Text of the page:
Astroangles is a game about learning to ‘guess’ angles just based on sight, this is very useful when approximating various calculations.
1) c 2) e 3) b 4) d 5.1) c 5.2) a 5.3) d 5.4) b 6) NC, ND 7) SA 8.1) The soundtrack of Castle Crashers the game. 8.2) Cards Against Humanity the card game 9.1) b 9.2) c 9.3) a 9.4) f 9.5) d 9.6) e
This last weekend (plus some) I went to Boston to attend PAX East. It’s a convention for gaming companies to show off their newest games as well as quite a few indie companies as well. There was plenty of vendors selling tons of cool stuff from peripherals to collectable cards & board games. There was also a variety of talks throughout the 4 days that the convention runs. I went to quite a few of these including some talking about designing games and getting into working on games while being an intern, etc. Although it wasn’t the main topic of these meetings open source software and licensing came up fairly frequently. I mostly learned more about some licenses and what comes with taking advantage of open source software that’s out there. I had a great time overall and learned a lot from the talks. This was, I believe my 5th year going and I plan to continue.
Most of the answers to the questions were gotten through simply looking at the documentation of the project as Krita is fairly well documented overall. For questions that were somewhat opinion based we quickly discussed them and usually agreed on what answers we would put.
This week I read the 4th grade section of the Mathematics Learning Standards for New York, for 2017. http://www.nysed.gov/common/nysed/files/programs/curriculum-instruction/nys-next-generation-mathematics-p-12-standards.pdf
IRC = Internet Relay Chat FOSS = Free & Open Source Software OLPC = One Laptop Per Child PR = Pull Request GNU = GNU’s Not Unix
My group for commarch:
This week was the career fair at RIT so I spend a good amount of my time preparing for that. When I was applying to dozens of companies online and looking over a lot of the requirements I realized that a good majority of employers wanted their employees to have experience with React.js. React.js is a open source library that is used to make designing user interfaces easier and more streamlined. I have had some experience with React.js in the past in my UI class although I decided to take a bit of a closer look at it and pretty much just went through a bunch of “hello world” and other basic style tutorials for React.js to give myself at least some experience with React.js.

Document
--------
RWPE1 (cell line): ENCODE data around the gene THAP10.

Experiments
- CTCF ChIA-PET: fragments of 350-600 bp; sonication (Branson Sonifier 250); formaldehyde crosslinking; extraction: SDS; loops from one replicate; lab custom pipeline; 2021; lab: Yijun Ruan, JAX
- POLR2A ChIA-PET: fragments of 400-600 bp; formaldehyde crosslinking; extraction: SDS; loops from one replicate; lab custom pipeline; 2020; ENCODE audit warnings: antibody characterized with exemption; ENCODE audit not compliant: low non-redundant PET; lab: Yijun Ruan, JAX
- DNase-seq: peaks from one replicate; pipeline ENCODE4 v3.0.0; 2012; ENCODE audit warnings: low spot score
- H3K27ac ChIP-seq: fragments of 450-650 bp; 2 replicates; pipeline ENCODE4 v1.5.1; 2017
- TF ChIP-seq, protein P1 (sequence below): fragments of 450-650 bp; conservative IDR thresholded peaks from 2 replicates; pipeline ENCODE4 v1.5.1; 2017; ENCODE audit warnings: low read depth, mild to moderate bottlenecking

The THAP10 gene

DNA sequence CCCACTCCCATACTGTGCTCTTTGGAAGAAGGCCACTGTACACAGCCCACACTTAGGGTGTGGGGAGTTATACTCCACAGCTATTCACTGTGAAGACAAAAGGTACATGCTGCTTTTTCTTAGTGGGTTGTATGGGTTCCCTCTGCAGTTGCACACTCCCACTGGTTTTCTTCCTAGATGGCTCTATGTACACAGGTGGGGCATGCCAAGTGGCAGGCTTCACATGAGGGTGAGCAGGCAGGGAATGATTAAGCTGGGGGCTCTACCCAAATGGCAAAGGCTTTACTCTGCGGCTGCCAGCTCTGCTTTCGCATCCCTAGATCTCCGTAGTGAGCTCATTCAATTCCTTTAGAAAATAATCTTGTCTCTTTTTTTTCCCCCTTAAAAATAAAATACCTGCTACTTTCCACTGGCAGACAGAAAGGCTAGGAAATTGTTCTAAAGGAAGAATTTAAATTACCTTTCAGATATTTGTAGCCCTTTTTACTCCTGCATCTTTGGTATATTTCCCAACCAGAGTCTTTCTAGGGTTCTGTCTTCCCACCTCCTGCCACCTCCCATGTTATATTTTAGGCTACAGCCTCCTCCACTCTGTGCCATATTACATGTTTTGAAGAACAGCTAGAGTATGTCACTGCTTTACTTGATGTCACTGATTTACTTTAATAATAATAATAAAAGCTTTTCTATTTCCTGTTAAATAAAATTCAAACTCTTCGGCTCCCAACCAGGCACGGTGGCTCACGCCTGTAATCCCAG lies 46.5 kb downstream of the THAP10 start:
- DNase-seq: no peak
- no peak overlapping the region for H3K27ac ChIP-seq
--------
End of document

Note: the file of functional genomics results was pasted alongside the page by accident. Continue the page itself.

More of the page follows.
For my bugfix I went with a very simple change to the modding API for the game Terraria. I simply fixed some typos that existed in the current build although the API is somewhat outdated. I decided to go with this more simple bugfix because I was having some issues finding a repo that I could actually contribute something too and didn’t require 30+ hours of reading through code in order to understand how to perform a simple bugfix. This, along with my lack of knowledge of python or anything other than simple recreational applications kind of restricted the number of things I could even consider to bugfix. As to why I chose this specific one, I did it because I personally really enjoy Terraria and had some personal experience with the types of modding APIs that Prism says it is a successor of, namely tAPI although, this was a long time ago. Anyway here is the link to the pull request that I submitted https://github.com/TerrariaPrismTeam/Prism/pull/27 As this project has been somewhat discontinued due to the lack of any updates to the base game essentially eliminating the need to update this as well I couldn’t find anyone to contact to talk about the API, and considering how minimal my changes were I thought it wasn’t much of an issue.
I’m going to talk about the first few sections of “Roads & Bridges” by Nadia Eghbal. I enjoyed most of the points that Eghbal brings up in these sections. After reading this I definitely appreciate open source software a little more than I have in the past, simply because it’s something that most people just don’t actively think about very often, similar to a point that Eghbal actually brings up. I agree with the xplaination of how difficult it is to maintain open software even when it is such a key tool for many different reasons, the main problem being the maintaining of the code. Although you can simply recruit volunteers to help maintain a code base, you tend to not be able to keep up with the demand. This is because the awareness of open source software is usually pretty low, and when it increases, the needs to maintain it increase as well, essentially canceling out the new influx of volunteers from the raised awareness. I also like that it was mentioned how much open source contributes to making coding available to so many more people. Many people may struggle to for example, make a game simply because they can’t aford certain frameworks that would save them months or years of work otherwise. With open source frameworks that provide a lot of functionality make it actually somewhat viable for people to just make a game for “fun” in their freetime, rather than having to construct an entire business and be forced to do it full time. The only problem I had was that I felt a lot of points were repeated a little too much for my taste at the very least, and I found myself reading the beginning of sections closely and then gradually skimming more and more as sections went on.